• Stop black deaths in custody. (NITV News)Source: NITV News
Queensland police told an inquest they used the 'minimum force' necessary when they restrained Mr Coolwell, during what they described as a violent, drug-induced episode.
NITV Staff Writer

6 Mar 2018 - 3:21 PM  UPDATED 6 Mar 2018 - 3:28 PM

Two constables told the Brisbane Coroners Court on Monday that they did everything they could to help Shaun Coolwell when they arrived at his home on October 2, 2015, after receiving reports he was a suicide risk.

"I can't think of anything that we could have done differently," Const Barend Truter said.

"I still believe that it was in Mr Coolwell's best interest to be restrained at the time," Const Tamzin Zarycki agreed.

Const Zarycki said Mr Coolwell was "uncontrollable", bleeding and incoherent when they arrived at his Kingston home, south of Brisbane, around 11.30am.

"He was unclothed at the time, he was face down on the floor," she said.

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Const Zarycki said they made the decision to handcuff Mr Coolwell because he continued to "thrash around", trying to bash his head against the bathroom doorframe.

"We were still fearful that he may injure himself further," she said.

Const Truter said he used his knee to hold down Mr Coolwell's legs to prevent him from kicking and splashing blood onto him.

He said he monitored his breathing and repeatedly lifted his shoulder off the ground to make sure his airways were clear.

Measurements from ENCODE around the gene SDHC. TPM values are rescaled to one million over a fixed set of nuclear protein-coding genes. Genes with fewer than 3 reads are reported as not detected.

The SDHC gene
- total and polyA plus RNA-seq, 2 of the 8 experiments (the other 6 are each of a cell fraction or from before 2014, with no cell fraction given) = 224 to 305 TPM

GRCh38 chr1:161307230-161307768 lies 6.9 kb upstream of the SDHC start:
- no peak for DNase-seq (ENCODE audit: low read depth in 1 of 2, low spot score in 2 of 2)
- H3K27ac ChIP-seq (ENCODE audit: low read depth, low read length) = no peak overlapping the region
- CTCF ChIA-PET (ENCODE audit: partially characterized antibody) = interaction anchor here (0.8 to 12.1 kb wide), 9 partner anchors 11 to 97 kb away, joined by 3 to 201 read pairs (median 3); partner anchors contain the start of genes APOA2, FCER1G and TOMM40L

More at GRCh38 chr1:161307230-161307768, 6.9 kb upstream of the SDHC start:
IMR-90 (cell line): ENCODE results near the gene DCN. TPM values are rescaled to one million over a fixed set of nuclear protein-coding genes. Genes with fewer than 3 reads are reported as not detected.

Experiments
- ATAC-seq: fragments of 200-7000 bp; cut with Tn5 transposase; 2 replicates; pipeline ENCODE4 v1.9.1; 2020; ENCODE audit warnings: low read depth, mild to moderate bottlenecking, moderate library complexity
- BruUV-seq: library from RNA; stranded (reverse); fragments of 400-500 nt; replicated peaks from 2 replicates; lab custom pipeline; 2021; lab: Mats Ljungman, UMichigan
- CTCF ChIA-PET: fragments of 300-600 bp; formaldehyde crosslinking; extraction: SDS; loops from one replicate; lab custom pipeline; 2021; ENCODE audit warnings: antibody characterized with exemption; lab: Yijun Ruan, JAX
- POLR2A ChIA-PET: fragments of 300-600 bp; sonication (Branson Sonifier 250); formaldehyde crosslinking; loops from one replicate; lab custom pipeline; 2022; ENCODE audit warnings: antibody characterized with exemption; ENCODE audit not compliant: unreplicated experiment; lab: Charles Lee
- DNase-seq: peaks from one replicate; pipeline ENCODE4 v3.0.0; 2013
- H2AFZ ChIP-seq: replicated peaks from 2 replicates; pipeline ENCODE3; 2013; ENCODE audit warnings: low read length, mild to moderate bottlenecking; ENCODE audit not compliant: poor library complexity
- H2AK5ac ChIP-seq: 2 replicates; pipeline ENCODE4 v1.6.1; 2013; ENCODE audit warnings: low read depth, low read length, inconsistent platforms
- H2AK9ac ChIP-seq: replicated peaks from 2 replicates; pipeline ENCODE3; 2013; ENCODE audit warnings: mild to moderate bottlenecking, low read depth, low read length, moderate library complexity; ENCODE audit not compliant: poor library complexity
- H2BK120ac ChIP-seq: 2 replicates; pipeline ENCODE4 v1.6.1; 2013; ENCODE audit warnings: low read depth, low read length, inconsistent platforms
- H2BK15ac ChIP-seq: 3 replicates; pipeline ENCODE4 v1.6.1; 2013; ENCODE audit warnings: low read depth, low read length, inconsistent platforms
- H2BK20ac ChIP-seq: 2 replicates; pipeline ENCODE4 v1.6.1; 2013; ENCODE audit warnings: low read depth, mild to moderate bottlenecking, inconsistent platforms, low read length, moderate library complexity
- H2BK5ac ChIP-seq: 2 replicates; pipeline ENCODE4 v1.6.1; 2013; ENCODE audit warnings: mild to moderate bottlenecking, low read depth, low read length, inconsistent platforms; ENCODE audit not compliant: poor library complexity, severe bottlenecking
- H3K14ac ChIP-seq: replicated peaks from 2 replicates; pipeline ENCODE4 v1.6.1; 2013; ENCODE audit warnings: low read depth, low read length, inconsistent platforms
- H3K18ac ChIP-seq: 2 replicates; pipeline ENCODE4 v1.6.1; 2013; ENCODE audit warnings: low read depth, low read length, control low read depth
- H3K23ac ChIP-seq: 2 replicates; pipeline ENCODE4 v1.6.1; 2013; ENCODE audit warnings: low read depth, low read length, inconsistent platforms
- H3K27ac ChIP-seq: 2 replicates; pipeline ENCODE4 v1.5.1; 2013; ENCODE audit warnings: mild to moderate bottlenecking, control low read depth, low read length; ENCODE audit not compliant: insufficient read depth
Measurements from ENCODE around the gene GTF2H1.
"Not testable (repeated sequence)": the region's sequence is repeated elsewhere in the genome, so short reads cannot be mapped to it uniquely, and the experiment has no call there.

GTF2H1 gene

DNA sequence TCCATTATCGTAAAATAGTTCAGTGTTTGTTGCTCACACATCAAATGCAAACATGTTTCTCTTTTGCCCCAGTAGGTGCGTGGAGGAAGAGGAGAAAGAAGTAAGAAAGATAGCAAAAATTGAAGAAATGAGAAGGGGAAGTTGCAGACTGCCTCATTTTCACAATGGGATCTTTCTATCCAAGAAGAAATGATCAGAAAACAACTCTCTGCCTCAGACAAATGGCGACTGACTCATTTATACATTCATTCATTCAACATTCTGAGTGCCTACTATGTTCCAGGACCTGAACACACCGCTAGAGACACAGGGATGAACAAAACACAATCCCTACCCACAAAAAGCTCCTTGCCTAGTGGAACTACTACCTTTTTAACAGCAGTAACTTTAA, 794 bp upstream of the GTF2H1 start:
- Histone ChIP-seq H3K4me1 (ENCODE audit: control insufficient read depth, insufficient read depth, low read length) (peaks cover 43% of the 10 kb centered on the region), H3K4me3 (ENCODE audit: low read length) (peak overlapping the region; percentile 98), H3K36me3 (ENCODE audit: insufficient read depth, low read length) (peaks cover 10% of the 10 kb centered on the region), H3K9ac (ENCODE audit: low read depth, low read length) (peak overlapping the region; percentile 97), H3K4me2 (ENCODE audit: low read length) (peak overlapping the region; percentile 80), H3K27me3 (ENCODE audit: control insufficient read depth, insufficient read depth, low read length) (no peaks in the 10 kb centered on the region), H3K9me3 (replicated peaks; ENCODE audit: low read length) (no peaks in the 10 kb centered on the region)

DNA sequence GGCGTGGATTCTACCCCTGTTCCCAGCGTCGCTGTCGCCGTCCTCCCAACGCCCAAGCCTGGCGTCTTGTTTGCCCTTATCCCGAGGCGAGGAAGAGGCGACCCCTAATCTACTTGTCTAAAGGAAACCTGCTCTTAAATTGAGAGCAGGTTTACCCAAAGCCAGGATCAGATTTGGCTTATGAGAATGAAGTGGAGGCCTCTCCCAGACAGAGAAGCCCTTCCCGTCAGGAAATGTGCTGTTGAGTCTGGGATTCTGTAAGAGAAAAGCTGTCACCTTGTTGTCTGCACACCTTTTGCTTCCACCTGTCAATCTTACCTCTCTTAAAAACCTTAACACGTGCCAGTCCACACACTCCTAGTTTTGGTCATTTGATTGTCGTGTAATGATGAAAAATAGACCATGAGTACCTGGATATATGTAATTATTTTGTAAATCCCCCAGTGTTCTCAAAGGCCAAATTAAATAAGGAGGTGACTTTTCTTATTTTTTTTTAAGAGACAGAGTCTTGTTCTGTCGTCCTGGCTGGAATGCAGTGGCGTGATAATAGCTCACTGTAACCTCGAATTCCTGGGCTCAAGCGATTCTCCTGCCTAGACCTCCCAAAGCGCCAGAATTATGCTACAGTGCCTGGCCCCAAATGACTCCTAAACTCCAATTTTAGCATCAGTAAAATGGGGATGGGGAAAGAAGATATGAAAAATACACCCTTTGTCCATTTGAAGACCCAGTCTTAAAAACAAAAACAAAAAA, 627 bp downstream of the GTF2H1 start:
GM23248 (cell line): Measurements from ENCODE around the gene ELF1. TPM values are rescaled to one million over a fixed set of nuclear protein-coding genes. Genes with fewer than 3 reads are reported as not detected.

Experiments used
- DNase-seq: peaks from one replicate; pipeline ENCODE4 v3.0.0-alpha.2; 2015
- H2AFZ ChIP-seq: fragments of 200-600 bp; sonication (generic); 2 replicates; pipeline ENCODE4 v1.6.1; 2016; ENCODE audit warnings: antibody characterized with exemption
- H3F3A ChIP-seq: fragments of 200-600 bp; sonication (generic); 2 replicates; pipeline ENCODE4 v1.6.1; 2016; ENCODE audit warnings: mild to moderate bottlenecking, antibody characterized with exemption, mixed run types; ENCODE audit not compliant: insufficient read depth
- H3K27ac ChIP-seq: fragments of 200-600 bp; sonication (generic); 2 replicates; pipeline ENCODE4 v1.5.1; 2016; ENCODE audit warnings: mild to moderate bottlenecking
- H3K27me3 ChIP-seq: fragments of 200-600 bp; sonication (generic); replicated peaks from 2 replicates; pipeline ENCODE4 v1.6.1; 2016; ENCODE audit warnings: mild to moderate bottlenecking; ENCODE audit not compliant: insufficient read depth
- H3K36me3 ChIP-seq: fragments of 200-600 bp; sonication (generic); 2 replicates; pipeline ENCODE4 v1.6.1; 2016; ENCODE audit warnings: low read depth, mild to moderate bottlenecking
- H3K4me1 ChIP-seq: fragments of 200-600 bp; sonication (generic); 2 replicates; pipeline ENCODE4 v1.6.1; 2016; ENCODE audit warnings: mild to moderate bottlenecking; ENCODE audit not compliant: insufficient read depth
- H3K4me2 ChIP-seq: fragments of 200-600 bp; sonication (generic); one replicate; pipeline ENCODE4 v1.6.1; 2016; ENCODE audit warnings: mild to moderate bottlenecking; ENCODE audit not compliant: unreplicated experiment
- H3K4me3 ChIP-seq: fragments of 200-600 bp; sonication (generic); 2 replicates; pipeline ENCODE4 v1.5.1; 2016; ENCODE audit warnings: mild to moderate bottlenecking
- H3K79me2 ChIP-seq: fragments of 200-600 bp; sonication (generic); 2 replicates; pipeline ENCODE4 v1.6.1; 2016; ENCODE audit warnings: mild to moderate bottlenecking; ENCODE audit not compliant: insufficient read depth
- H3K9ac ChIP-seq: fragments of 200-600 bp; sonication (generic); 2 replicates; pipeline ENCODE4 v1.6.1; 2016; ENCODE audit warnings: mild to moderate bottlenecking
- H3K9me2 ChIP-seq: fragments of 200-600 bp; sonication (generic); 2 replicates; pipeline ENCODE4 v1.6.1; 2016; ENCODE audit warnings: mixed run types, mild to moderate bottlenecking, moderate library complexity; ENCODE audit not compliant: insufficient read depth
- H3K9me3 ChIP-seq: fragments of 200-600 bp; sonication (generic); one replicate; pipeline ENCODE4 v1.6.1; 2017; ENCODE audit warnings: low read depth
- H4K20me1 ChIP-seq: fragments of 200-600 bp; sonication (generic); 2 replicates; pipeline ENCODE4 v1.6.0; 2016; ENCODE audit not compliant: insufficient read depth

The pair continued to restrain Mr Coolwell so paramedics could inject him with a sedative.

The court heard he developed breathing problems and became unconscious.

Attempts to revive him were unsuccessful and he died in hospital a few hours later.

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The police officers' actions were investigated by Queensland Police Service Ethical Standards Command as part of an investigation launched in 2015 by the Queensland Crime and Corruption Commission, which cleared them of any wrongdoing.

"I found their actions to be lawful," Detective Senior Sergeant Lisa Scully told the court.

"I found that they used the minimum force required, they didn't use capsicum spray, they didn't use a Taser ... they chose to restrain Mr Coolwell for his own safety and benefit.

Neighbour William Knight, who witnessed the incident, described Mr Coolwell as "out of control".

Mr Knight denied he had any concerns that police were too rough in handling his neighbour. 

Two autopsies found there were multiple possible contributors to Mr Coolwell's death, including amphetamine use, a poor heart condition, the sedative and restraint, and his delirium at the time.

But Mr Coolwell's family maintain the police used unnecessary force and that medical attention should've been provided sooner.

On the day of his death, Shaun was mourning the passing of his brother, Bradley Coolwell, who died in similar circumstances four years earlier. Since the loss of their loved one, the family has vowed to continue fighting to find the answers they need. 

Shortly after Mr Coolwell's death in custody, protesters took over the streets of Brisbane to demand answers. 

Despite the announcement of the Crime and Corruption Commission's investigation into the 33-year-old Murri man’s death, the family felt at the time that there had been delays and lack of communication regarding proceedings. 

Family spokesperson, Sam Watson, told NITV News at the time, “you got the police union in the background saying, ‘it’s quite ok, it’s quite legal for police officers to bash people in their custody.”

The inquest continues today.

With AAP

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